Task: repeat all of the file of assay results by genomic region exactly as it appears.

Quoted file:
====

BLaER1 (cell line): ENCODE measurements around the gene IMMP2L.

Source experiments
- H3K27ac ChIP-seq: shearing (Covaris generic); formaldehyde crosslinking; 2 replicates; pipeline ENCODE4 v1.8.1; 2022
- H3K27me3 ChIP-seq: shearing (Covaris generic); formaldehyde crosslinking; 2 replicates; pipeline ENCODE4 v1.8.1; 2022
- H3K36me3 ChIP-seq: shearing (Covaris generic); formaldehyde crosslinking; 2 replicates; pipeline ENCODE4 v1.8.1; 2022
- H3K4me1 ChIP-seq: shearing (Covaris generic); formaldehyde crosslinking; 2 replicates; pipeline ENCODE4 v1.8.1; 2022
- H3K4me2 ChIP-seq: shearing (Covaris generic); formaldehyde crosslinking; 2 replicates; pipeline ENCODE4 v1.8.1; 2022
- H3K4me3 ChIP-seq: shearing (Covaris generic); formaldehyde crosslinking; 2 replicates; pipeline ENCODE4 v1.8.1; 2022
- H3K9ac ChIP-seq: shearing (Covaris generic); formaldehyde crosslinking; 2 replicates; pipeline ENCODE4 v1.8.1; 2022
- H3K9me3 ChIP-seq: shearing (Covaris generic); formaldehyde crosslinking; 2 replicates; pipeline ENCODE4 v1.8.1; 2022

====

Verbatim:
BLaER1 (cell line): ENCODE measurements around the gene IMMP2L.

Source experiments
- H3K27ac ChIP-seq: shearing (Covaris generic); formaldehyde crosslinking; 2 replicates; pipeline ENCODE4 v1.8.1; 2022
- H3K27me3 ChIP-seq: shearing (Covaris generic); formaldehyde crosslinking; 2 replicates; pipeline ENCODE4 v1.8.1; 2022
- H3K36me3 ChIP-seq: shearing (Covaris generic); formaldehyde crosslinking; 2 replicates; pipeline ENCODE4 v1.8.1; 2022
- H3K4me1 ChIP-seq: shearing (Covaris generic); formaldehyde crosslinking; 2 replicates; pipeline ENCODE4 v1.8.1; 2022
- H3K4me2 ChIP-seq: shearing (Covaris generic); formaldehyde crosslinking; 2 replicates; pipeline ENCODE4 v1.8.1; 2022
- H3K4me3 ChIP-seq: shearing (Covaris generic); formaldehyde crosslinking; 2 replicates; pipeline ENCODE4 v1.8.1; 2022
- H3K9ac ChIP-seq: shearing (Covaris generic); formaldehyde crosslinking; 2 replicates; pipeline ENCODE4 v1.8.1; 2022
- H3K9me3 ChIP-seq: shearing (Covaris generic); formaldehyde crosslinking; 2 replicates; pipeline ENCODE4 v1.8.1; 2022